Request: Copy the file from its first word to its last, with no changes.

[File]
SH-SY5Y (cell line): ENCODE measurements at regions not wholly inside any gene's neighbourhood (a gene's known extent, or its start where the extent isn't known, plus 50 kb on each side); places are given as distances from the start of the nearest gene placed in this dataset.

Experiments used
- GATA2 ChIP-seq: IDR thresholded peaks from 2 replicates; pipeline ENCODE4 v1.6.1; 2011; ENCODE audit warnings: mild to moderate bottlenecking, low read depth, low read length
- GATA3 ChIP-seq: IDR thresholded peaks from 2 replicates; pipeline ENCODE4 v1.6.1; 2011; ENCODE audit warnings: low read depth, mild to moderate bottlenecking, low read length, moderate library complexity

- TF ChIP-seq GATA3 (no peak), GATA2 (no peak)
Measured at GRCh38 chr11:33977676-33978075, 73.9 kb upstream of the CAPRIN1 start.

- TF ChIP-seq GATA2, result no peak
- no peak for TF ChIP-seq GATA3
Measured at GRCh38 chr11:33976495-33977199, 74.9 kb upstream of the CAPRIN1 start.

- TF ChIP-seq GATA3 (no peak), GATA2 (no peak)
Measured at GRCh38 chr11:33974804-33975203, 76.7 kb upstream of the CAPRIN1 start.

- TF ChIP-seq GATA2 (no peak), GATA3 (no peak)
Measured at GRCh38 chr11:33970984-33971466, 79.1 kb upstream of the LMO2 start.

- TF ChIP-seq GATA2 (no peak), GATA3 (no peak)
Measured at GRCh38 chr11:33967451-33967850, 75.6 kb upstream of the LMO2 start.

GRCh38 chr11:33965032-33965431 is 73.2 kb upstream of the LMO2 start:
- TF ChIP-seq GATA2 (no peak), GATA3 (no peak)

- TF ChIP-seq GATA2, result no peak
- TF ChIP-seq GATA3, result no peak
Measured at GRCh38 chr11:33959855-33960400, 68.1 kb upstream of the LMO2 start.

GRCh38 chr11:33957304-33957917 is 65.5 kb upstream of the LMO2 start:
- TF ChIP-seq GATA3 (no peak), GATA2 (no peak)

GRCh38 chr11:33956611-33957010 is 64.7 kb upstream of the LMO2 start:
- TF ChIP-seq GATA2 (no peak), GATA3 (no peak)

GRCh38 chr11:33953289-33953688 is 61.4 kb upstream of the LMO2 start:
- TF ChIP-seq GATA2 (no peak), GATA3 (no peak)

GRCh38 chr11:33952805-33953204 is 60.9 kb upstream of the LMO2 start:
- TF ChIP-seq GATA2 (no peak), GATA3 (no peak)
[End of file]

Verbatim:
SH-SY5Y (cell line): ENCODE measurements at regions not wholly inside any gene's neighbourhood (a gene's known extent, or its start where the extent isn't known, plus 50 kb on each side); places are given as distances from the start of the nearest gene placed in this dataset.

Experiments used
- GATA2 ChIP-seq: IDR thresholded peaks from 2 replicates; pipeline ENCODE4 v1.6.1; 2011; ENCODE audit warnings: mild to moderate bottlenecking, low read depth, low read length
- GATA3 ChIP-seq: IDR thresholded peaks from 2 replicates; pipeline ENCODE4 v1.6.1; 2011; ENCODE audit warnings: low read depth, mild to moderate bottlenecking, low read length, moderate library complexity

- TF ChIP-seq GATA3 (no peak), GATA2 (no peak)
Measured at GRCh38 chr11:33977676-33978075, 73.9 kb upstream of the CAPRIN1 start.

- TF ChIP-seq GATA2, result no peak
- no peak for TF ChIP-seq GATA3
Measured at GRCh38 chr11:33976495-33977199, 74.9 kb upstream of the CAPRIN1 start.

- TF ChIP-seq GATA3 (no peak), GATA2 (no peak)
Measured at GRCh38 chr11:33974804-33975203, 76.7 kb upstream of the CAPRIN1 start.

- TF ChIP-seq GATA2 (no peak), GATA3 (no peak)
Measured at GRCh38 chr11:33970984-33971466, 79.1 kb upstream of the LMO2 start.

- TF ChIP-seq GATA2 (no peak), GATA3 (no peak)
Measured at GRCh38 chr11:33967451-33967850, 75.6 kb upstream of the LMO2 start.

GRCh38 chr11:33965032-33965431 is 73.2 kb upstream of the LMO2 start:
- TF ChIP-seq GATA2 (no peak), GATA3 (no peak)

- TF ChIP-seq GATA2, result no peak
- TF ChIP-seq GATA3, result no peak
Measured at GRCh38 chr11:33959855-33960400, 68.1 kb upstream of the LMO2 start.

GRCh38 chr11:33957304-33957917 is 65.5 kb upstream of the LMO2 start:
- TF ChIP-seq GATA3 (no peak), GATA2 (no peak)

GRCh38 chr11:33956611-33957010 is 64.7 kb upstream of the LMO2 start:
- TF ChIP-seq GATA2 (no peak), GATA3 (no peak)

GRCh38 chr11:33953289-33953688 is 61.4 kb upstream of the LMO2 start:
- TF ChIP-seq GATA2 (no peak), GATA3 (no peak)

GRCh38 chr11:33952805-33953204 is 60.9 kb upstream of the LMO2 start:
- TF ChIP-seq GATA2 (no peak), GATA3 (no peak)